SEI Team Lends Know-how to National Science Foundation Project
July 25, 2014 • Article
July 24, 2014—In 2011, Carnegie Mellon University (CMU) joined 16 other organizations selected by the National Science Foundation (NSF) to collaborate on the Extreme Science and Engineering Discovery Environment (XSEDE) project, a five-year, $130 million effort. XSEDE builds on the TeraGrid supercomputing network and provides researchers open access to state-of-the-art computational tools and digital resources.
As part of the CMU team, the SEI has played a significant role. "The SEI has been an enormously beneficial partner to the project in helping XSEDE to understand formal software and systems engineering practice and to adapt that practice to the very nontraditional context of XSEDE," said John Towns, XSEDE principal investigator and project director.
To bring formal practice to the NSF community, the SEI developed a twofold approach, first establishing sound engineering practices to enable systematic, measured improvement in products and services. It is also introducing novel engineering practices to address unique challenges arising from XSEDE's status as a highly distributed NSF/Office of Cyberinfrastructure (OCI) sociotechnical ecosystem.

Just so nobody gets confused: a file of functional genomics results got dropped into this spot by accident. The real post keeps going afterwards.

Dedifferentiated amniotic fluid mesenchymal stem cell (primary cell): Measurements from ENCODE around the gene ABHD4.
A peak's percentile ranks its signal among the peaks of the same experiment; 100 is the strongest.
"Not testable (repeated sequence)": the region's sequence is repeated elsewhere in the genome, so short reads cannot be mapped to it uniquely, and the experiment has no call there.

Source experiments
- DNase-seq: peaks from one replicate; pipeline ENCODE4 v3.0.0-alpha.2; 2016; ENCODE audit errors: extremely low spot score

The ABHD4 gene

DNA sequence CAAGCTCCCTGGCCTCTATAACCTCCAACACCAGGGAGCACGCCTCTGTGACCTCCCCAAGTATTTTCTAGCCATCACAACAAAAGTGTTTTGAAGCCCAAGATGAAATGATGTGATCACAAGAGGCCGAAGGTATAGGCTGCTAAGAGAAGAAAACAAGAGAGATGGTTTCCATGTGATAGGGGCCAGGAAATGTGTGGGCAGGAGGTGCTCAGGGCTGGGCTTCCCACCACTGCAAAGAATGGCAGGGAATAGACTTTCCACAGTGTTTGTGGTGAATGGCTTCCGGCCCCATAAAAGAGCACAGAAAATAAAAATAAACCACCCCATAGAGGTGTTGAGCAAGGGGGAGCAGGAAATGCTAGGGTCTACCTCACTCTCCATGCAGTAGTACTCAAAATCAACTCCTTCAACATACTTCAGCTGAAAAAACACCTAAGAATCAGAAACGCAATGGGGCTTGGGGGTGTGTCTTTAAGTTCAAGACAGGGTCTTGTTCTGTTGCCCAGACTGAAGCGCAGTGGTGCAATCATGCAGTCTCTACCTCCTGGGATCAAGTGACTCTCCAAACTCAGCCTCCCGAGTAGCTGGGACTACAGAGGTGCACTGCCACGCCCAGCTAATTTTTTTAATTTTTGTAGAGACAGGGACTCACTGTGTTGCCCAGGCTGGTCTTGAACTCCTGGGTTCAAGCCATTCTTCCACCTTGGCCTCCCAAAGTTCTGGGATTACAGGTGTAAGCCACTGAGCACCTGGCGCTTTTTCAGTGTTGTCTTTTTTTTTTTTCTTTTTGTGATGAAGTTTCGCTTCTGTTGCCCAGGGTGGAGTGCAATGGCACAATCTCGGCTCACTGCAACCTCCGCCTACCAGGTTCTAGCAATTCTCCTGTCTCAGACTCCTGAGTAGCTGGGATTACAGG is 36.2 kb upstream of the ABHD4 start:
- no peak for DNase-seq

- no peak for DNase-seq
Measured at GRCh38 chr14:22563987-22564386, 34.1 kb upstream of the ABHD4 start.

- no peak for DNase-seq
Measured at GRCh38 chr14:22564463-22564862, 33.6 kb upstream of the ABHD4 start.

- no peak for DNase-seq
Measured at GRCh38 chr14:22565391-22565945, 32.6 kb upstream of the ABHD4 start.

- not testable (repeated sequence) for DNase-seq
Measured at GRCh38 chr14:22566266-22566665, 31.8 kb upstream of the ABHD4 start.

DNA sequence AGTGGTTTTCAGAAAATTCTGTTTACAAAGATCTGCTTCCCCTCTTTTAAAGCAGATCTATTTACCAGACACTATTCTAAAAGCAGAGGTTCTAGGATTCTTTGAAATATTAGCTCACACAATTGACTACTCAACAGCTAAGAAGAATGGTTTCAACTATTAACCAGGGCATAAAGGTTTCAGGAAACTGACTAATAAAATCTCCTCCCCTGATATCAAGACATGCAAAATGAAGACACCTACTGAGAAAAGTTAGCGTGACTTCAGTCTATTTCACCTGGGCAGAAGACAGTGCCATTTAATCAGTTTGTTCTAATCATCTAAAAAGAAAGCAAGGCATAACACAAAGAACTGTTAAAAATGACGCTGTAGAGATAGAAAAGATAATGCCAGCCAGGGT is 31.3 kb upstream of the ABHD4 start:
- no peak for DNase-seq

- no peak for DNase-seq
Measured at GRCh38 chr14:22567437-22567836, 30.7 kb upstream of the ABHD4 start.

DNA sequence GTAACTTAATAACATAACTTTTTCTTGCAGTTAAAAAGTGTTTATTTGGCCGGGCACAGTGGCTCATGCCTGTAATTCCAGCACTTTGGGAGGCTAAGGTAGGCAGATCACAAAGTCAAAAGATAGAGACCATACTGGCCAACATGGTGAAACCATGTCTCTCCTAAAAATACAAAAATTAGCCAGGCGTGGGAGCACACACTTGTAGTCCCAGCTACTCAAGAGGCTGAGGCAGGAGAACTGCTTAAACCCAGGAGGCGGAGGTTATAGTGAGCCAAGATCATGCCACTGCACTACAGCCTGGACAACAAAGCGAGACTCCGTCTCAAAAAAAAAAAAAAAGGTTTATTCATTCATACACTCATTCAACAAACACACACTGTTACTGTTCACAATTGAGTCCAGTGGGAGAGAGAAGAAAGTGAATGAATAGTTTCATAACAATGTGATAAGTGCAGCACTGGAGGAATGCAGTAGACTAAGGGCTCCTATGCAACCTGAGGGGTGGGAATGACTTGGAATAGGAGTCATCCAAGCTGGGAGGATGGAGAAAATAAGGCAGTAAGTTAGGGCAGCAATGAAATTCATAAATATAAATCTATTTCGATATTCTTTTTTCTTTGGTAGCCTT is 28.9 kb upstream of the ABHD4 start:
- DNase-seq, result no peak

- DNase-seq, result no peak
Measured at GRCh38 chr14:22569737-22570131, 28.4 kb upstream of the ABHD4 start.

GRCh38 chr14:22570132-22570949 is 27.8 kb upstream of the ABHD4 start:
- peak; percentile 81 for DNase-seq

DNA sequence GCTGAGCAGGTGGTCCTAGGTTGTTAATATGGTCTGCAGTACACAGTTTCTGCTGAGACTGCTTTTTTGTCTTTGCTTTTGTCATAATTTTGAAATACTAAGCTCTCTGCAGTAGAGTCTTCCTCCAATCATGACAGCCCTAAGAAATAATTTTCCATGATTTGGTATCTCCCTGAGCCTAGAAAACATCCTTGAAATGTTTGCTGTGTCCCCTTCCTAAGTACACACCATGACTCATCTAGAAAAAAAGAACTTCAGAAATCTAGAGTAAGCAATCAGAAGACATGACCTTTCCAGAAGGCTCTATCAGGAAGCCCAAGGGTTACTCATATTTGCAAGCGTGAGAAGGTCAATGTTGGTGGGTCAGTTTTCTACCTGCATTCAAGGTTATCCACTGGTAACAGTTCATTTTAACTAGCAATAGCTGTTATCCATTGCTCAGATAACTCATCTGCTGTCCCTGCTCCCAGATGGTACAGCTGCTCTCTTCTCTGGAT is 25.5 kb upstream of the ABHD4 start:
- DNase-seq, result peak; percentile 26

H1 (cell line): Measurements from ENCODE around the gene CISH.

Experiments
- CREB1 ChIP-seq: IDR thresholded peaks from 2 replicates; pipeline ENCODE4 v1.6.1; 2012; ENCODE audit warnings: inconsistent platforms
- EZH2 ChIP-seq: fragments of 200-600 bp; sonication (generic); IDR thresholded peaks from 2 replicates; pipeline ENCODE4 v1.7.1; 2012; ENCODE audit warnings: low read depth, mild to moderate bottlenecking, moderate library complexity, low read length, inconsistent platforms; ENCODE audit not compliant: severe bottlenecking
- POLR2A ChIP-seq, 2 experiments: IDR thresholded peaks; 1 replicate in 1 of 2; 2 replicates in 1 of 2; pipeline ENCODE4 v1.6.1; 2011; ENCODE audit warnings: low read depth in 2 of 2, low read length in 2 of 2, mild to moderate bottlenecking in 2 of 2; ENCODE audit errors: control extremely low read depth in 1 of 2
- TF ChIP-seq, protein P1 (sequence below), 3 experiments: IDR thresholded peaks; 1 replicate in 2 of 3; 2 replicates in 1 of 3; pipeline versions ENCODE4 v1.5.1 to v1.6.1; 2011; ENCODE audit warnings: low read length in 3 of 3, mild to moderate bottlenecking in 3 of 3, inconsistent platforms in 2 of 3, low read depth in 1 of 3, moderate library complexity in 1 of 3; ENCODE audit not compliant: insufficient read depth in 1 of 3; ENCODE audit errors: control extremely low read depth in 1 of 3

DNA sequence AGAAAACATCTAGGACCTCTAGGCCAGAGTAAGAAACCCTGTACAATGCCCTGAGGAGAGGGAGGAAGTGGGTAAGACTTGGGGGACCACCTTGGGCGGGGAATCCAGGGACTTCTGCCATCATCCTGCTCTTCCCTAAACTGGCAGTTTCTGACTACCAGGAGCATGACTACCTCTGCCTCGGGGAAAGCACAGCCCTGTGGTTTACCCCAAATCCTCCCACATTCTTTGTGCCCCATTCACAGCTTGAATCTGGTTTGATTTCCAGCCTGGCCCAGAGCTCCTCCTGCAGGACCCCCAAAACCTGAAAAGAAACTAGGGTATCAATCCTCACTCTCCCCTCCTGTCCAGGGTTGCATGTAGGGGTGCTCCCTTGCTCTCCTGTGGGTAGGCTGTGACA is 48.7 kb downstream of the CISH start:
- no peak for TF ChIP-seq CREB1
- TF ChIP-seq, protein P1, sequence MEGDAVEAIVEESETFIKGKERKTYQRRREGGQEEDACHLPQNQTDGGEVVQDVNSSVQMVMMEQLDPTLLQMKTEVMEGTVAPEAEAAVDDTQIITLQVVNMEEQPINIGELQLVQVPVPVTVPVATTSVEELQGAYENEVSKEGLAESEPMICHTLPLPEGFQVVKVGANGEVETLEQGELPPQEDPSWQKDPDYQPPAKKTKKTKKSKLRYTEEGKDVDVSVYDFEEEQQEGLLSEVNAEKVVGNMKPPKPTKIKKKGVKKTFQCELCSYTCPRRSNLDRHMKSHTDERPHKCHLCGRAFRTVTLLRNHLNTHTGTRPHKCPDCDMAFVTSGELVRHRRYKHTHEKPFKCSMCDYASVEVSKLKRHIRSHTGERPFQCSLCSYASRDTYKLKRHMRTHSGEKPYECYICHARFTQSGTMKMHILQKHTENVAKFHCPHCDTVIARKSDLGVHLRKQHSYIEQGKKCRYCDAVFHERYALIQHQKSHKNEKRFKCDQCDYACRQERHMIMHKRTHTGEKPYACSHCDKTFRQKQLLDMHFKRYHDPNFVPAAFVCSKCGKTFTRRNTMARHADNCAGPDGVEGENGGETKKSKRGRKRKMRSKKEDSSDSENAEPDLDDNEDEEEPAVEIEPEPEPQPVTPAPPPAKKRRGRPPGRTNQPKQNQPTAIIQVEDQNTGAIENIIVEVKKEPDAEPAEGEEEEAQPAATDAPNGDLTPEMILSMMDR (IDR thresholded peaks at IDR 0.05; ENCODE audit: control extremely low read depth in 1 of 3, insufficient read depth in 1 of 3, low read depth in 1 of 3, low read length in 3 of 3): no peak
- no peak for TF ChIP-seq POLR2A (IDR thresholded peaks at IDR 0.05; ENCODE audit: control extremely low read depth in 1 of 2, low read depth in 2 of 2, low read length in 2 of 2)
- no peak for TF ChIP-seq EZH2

SEI staff members Felix Bachmann, Kurt Wallnau, Linda Northrop, Michael Konrad, Scott Hissam, and Rhonda Brown worked with XSEDE to refine and document software engineering processes to enable effective iterative and incremental development. They further collaborated to define and institutionalize use-case development and active design review—a technique that advances effective communication during software design. The team also conducted an initial study to identify engineering practices for engineering ecosystems.
Bachmann explains, "XSEDE exemplifies a software development ecosystem that many development organizations face or are about to embrace, where social science plays a major role alongside software engineering practices."
Plans are in place to build on XSEDE's success in adopting architecture-centric engineering and other SEI approaches. The goal is to transition them to practices more viable for conducting engineering at ecosystem scale.
For more information about the XSEDE project, please visit www.xsede.org/.
This article originally appeared in the 2013 SEI Year in Review